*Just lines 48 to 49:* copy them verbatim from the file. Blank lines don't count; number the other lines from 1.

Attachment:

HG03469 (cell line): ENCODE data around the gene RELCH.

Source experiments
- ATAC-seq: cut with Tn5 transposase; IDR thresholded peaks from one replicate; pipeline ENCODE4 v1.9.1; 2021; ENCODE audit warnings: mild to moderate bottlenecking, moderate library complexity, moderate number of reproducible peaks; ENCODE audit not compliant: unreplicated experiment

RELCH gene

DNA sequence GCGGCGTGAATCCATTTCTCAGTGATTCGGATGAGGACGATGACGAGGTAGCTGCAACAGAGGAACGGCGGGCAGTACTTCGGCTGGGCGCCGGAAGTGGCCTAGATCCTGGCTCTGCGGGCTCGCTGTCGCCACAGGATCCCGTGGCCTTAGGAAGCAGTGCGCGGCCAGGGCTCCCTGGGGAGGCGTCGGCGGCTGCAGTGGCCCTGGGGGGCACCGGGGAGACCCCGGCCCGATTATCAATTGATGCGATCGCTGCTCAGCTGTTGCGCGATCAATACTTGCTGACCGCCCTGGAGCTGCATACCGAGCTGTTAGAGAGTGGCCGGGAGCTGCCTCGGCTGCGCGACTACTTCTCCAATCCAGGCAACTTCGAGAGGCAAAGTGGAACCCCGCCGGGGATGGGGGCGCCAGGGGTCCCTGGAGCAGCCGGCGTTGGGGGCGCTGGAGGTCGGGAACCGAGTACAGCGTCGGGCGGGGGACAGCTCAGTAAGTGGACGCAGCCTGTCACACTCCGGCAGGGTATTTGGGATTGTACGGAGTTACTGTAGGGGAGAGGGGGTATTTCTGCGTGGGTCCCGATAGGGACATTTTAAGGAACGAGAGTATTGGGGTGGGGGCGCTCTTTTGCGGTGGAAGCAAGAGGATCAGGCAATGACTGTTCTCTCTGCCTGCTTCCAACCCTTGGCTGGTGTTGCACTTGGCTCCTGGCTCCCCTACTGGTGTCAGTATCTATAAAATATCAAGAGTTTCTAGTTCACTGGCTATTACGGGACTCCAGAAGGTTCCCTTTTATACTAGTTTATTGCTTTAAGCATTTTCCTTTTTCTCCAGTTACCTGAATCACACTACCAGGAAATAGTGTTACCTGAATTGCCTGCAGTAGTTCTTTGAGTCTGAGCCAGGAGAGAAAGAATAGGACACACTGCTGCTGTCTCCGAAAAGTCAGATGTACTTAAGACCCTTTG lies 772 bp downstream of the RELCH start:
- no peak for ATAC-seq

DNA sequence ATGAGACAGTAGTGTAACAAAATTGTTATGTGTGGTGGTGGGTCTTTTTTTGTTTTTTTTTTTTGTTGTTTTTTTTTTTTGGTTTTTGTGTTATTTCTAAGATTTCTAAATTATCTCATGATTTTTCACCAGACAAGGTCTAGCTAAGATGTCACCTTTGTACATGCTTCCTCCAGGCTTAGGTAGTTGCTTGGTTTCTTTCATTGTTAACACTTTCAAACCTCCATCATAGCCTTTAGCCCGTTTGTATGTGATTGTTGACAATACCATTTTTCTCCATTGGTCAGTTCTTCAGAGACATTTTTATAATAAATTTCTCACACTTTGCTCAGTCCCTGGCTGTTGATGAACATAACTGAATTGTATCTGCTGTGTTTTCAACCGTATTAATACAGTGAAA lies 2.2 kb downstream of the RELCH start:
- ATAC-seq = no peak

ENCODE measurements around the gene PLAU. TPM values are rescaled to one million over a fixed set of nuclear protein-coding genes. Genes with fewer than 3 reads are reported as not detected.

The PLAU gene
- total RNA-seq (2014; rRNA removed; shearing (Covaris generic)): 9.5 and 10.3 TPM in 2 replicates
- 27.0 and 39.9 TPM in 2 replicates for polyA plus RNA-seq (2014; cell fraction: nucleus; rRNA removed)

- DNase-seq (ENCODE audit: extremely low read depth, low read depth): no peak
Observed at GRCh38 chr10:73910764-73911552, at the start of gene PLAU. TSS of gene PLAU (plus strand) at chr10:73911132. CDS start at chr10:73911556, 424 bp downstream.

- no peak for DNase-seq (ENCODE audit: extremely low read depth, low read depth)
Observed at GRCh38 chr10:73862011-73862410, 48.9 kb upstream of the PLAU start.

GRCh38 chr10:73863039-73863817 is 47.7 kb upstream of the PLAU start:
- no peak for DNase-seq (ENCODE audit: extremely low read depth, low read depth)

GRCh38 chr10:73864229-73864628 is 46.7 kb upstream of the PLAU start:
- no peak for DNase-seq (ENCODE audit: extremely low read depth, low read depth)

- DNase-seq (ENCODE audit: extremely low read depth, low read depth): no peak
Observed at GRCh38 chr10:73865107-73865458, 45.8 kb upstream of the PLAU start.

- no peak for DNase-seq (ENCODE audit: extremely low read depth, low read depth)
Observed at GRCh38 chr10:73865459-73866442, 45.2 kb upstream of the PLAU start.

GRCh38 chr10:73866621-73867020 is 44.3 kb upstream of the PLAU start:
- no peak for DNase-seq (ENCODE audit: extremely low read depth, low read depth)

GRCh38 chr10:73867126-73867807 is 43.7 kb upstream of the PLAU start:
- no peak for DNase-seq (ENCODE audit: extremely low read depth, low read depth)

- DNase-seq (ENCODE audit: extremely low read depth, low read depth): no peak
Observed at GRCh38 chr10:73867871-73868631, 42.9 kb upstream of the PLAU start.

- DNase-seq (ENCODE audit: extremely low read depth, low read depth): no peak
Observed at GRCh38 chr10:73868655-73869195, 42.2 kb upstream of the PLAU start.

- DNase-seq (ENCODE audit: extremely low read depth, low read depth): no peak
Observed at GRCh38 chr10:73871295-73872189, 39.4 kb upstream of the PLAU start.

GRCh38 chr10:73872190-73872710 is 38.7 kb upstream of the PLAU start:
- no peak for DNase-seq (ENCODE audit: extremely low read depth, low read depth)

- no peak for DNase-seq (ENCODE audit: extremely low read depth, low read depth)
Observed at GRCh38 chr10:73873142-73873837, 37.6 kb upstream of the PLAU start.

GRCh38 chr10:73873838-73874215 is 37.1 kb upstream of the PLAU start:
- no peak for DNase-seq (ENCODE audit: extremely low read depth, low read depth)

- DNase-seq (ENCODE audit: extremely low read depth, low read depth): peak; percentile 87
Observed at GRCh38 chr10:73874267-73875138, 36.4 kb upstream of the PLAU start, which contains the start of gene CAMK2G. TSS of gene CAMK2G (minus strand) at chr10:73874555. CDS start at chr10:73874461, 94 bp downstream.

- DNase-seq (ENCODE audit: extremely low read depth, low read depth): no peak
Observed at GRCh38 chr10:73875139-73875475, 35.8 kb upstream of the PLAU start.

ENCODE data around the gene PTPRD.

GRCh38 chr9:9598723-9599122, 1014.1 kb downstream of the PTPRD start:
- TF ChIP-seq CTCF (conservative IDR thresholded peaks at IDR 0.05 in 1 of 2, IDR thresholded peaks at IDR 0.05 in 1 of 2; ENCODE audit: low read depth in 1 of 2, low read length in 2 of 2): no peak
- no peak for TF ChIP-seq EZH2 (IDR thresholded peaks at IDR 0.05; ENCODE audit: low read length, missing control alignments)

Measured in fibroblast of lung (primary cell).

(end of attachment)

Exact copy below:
- no peak for TF ChIP-seq EZH2 (IDR thresholded peaks at IDR 0.05; ENCODE audit: low read length, missing control alignments)

Measured in fibroblast of lung (primary cell).